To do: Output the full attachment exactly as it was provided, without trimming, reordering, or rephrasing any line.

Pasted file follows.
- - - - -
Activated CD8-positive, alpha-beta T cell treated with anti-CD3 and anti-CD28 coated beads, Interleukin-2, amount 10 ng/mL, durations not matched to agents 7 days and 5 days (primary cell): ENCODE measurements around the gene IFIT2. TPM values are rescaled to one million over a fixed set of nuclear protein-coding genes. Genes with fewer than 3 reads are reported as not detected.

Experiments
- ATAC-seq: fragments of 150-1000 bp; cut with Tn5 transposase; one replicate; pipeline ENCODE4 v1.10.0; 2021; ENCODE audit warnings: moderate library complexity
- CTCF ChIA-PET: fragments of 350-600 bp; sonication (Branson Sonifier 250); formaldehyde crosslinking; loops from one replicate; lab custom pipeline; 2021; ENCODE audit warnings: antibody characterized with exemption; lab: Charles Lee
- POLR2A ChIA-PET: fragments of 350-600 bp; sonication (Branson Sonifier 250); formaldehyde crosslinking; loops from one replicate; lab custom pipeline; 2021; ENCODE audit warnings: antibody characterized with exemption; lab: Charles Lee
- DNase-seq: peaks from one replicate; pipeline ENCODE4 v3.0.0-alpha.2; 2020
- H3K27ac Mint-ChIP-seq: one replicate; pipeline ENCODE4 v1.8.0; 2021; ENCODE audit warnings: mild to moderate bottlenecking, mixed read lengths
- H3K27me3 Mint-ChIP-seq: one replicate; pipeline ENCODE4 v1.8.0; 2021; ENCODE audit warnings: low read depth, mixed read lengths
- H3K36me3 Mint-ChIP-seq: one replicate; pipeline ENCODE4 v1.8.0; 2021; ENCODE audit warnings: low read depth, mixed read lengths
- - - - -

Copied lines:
Activated CD8-positive, alpha-beta T cell treated with anti-CD3 and anti-CD28 coated beads, Interleukin-2, amount 10 ng/mL, durations not matched to agents 7 days and 5 days (primary cell): ENCODE measurements around the gene IFIT2. TPM values are rescaled to one million over a fixed set of nuclear protein-coding genes. Genes with fewer than 3 reads are reported as not detected.

Experiments
- ATAC-seq: fragments of 150-1000 bp; cut with Tn5 transposase; one replicate; pipeline ENCODE4 v1.10.0; 2021; ENCODE audit warnings: moderate library complexity
- CTCF ChIA-PET: fragments of 350-600 bp; sonication (Branson Sonifier 250); formaldehyde crosslinking; loops from one replicate; lab custom pipeline; 2021; ENCODE audit warnings: antibody characterized with exemption; lab: Charles Lee
- POLR2A ChIA-PET: fragments of 350-600 bp; sonication (Branson Sonifier 250); formaldehyde crosslinking; loops from one replicate; lab custom pipeline; 2021; ENCODE audit warnings: antibody characterized with exemption; lab: Charles Lee
- DNase-seq: peaks from one replicate; pipeline ENCODE4 v3.0.0-alpha.2; 2020
- H3K27ac Mint-ChIP-seq: one replicate; pipeline ENCODE4 v1.8.0; 2021; ENCODE audit warnings: mild to moderate bottlenecking, mixed read lengths
- H3K27me3 Mint-ChIP-seq: one replicate; pipeline ENCODE4 v1.8.0; 2021; ENCODE audit warnings: low read depth, mixed read lengths
- H3K36me3 Mint-ChIP-seq: one replicate; pipeline ENCODE4 v1.8.0; 2021; ENCODE audit warnings: low read depth, mixed read lengths